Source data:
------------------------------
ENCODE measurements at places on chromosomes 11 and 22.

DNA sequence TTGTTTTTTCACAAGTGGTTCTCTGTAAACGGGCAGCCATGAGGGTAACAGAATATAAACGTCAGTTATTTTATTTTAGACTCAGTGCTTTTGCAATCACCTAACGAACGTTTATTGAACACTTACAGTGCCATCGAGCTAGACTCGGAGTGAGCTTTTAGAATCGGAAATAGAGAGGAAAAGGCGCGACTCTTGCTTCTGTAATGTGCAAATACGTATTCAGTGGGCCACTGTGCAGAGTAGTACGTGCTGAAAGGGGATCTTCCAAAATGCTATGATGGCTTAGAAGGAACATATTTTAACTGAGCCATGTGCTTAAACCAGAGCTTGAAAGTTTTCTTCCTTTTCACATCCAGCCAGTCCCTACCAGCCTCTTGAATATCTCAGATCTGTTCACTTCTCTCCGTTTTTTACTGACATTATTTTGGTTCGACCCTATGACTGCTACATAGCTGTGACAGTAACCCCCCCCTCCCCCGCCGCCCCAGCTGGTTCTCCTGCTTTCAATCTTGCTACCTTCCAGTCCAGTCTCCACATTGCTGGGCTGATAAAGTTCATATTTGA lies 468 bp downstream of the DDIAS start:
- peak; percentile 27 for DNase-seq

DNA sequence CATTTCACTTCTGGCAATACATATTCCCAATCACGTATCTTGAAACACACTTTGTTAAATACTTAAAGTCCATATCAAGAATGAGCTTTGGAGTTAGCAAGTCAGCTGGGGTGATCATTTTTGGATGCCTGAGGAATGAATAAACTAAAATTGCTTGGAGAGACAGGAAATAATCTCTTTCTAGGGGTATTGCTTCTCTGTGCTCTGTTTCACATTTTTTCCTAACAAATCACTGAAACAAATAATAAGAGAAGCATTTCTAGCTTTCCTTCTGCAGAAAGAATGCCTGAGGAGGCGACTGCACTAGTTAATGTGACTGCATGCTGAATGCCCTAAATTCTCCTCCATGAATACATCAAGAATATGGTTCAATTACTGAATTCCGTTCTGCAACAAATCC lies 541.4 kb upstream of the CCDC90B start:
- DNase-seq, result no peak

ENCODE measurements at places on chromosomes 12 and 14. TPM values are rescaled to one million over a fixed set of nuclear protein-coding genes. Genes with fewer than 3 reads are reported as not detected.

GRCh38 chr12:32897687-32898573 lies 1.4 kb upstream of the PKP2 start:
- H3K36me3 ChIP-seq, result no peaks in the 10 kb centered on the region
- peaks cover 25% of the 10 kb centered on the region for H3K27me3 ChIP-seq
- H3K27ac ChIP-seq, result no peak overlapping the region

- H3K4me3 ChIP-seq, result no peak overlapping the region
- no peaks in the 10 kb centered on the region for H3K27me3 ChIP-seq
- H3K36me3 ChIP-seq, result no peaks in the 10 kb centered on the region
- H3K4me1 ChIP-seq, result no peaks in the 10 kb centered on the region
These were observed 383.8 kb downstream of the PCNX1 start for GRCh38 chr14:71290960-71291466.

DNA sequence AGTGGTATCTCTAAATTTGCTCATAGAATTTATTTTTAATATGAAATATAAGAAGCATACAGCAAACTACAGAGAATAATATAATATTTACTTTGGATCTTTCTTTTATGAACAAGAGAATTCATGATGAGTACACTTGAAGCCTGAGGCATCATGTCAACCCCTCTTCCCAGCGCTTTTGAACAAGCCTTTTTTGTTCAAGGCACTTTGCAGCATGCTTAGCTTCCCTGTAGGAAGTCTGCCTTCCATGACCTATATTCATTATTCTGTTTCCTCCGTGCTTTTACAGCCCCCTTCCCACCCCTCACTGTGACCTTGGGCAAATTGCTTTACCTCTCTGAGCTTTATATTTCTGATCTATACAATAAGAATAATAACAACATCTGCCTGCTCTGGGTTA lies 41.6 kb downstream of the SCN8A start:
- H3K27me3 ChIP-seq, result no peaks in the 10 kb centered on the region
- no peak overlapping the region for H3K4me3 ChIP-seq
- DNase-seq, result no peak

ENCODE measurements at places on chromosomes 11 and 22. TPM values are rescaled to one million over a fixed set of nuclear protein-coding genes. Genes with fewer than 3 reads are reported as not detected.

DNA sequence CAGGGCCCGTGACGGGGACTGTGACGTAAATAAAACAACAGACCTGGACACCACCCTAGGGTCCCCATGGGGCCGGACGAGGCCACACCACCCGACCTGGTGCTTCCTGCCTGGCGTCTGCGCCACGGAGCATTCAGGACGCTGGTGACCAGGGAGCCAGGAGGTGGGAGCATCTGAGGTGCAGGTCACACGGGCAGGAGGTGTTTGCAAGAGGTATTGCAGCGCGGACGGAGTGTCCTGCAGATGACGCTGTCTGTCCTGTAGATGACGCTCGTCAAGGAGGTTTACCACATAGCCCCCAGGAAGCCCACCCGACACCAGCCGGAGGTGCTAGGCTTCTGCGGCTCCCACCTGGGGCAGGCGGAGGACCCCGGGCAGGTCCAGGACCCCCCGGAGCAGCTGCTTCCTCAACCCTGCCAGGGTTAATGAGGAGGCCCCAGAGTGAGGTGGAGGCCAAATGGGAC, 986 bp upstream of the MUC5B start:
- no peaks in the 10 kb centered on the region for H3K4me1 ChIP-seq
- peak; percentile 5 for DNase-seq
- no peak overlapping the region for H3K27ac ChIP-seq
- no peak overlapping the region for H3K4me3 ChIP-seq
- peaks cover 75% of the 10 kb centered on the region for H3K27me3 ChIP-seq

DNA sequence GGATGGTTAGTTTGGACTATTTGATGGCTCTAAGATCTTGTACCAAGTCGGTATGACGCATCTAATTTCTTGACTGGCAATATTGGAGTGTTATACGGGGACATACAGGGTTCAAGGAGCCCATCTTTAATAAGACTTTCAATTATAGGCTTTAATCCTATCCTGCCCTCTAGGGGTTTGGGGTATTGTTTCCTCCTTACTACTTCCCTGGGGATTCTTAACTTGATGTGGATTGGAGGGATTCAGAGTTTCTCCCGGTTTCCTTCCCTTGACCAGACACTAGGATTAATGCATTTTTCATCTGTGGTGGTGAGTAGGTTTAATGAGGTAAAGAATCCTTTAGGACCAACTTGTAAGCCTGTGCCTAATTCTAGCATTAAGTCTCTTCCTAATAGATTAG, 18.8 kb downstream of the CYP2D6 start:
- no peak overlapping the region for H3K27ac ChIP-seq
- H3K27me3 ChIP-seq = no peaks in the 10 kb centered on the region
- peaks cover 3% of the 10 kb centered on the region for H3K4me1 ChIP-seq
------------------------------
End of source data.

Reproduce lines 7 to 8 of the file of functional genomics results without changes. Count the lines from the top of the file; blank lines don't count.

GRCh38 chr12:32897687-32898573 lies 1.4 kb upstream of the PKP2 start:
- H3K36me3 ChIP-seq, result no peaks in the 10 kb centered on the region